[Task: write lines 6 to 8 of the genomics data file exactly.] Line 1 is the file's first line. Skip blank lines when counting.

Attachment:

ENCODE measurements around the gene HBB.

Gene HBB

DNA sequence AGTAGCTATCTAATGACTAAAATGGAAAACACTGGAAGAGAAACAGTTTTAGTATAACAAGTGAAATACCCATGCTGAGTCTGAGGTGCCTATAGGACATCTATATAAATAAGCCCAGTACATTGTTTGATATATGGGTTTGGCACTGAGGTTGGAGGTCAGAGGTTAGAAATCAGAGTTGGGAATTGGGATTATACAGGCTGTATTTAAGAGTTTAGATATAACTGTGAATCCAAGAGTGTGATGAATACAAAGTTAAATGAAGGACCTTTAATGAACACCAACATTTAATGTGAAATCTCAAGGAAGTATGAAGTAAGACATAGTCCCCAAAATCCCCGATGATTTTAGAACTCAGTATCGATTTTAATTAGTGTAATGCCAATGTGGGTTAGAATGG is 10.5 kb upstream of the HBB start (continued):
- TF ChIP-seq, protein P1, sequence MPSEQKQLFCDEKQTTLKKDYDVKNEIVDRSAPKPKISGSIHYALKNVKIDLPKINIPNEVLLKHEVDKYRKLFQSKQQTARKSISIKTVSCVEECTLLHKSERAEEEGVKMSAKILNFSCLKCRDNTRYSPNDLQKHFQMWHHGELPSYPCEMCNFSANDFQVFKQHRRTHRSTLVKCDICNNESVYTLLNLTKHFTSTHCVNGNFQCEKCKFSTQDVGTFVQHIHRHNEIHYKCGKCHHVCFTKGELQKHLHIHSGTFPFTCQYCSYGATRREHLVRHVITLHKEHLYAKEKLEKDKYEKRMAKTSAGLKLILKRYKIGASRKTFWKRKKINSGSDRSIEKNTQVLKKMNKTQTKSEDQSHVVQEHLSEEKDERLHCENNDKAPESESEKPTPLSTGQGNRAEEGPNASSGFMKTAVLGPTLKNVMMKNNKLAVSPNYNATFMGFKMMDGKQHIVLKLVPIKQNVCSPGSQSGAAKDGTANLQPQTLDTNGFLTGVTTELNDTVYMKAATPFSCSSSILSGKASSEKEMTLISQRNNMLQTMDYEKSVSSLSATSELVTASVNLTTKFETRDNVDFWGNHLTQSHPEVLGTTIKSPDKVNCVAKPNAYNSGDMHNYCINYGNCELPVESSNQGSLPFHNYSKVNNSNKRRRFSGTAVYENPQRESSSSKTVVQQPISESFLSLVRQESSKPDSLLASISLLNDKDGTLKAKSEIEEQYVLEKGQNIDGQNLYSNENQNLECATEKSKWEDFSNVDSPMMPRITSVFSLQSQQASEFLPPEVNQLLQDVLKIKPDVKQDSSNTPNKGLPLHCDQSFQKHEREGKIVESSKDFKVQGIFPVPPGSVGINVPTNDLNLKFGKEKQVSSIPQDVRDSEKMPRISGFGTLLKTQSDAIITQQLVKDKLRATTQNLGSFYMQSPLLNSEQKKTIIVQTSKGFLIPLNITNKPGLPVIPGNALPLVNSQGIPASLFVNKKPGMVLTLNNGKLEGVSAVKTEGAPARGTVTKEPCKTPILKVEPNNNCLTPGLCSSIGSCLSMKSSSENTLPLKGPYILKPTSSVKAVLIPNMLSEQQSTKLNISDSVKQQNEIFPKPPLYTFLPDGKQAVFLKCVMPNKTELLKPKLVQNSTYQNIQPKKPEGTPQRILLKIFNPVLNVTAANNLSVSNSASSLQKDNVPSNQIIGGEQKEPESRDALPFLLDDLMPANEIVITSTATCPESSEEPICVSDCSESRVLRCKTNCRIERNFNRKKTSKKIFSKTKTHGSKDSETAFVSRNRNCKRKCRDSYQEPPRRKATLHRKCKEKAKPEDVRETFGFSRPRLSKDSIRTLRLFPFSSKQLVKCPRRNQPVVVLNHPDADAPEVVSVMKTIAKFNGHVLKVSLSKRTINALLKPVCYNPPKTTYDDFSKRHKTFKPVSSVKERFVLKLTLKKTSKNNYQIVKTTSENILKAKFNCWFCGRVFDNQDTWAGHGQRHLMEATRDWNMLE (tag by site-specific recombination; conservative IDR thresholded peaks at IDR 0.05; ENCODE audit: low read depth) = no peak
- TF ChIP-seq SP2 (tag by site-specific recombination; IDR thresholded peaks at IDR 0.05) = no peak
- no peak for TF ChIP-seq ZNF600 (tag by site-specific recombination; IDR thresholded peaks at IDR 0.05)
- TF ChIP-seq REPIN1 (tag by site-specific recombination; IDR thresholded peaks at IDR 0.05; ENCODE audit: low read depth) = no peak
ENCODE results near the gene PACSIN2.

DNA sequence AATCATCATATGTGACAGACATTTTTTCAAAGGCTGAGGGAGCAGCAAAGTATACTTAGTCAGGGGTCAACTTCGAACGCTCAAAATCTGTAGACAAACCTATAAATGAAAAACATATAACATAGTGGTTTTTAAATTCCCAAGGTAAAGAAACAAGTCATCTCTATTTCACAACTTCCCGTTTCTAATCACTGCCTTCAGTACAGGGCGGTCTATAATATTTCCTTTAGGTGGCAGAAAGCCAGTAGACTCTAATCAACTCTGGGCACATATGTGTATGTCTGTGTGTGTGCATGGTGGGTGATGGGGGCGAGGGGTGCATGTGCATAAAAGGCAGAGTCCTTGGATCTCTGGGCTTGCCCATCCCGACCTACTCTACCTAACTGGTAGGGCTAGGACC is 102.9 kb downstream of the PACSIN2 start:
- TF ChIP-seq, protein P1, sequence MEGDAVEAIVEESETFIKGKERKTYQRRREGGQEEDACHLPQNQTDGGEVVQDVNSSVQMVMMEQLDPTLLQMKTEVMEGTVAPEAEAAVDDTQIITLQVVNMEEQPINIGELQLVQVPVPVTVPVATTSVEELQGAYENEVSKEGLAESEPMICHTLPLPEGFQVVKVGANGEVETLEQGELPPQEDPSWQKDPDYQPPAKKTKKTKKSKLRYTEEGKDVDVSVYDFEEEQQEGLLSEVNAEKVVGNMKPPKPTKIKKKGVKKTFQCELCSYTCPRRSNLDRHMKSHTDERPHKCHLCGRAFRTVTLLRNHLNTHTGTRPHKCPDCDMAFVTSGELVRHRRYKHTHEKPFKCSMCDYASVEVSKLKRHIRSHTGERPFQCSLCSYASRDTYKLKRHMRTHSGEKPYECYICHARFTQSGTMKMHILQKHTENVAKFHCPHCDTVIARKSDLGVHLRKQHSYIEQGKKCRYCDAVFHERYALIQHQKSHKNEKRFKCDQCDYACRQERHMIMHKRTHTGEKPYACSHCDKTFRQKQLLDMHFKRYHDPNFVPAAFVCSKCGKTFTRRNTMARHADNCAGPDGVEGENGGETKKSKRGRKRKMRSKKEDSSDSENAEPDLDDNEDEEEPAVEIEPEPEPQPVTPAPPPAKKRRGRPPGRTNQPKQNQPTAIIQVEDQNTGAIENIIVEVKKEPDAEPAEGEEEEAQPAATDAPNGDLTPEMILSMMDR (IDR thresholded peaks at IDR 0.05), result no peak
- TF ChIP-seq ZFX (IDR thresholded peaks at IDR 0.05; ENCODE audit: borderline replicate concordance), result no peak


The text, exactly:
- no peak for TF ChIP-seq ZNF600 (tag by site-specific recombination; IDR thresholded peaks at IDR 0.05)
- TF ChIP-seq REPIN1 (tag by site-specific recombination; IDR thresholded peaks at IDR 0.05; ENCODE audit: low read depth) = no peak
ENCODE results near the gene PACSIN2.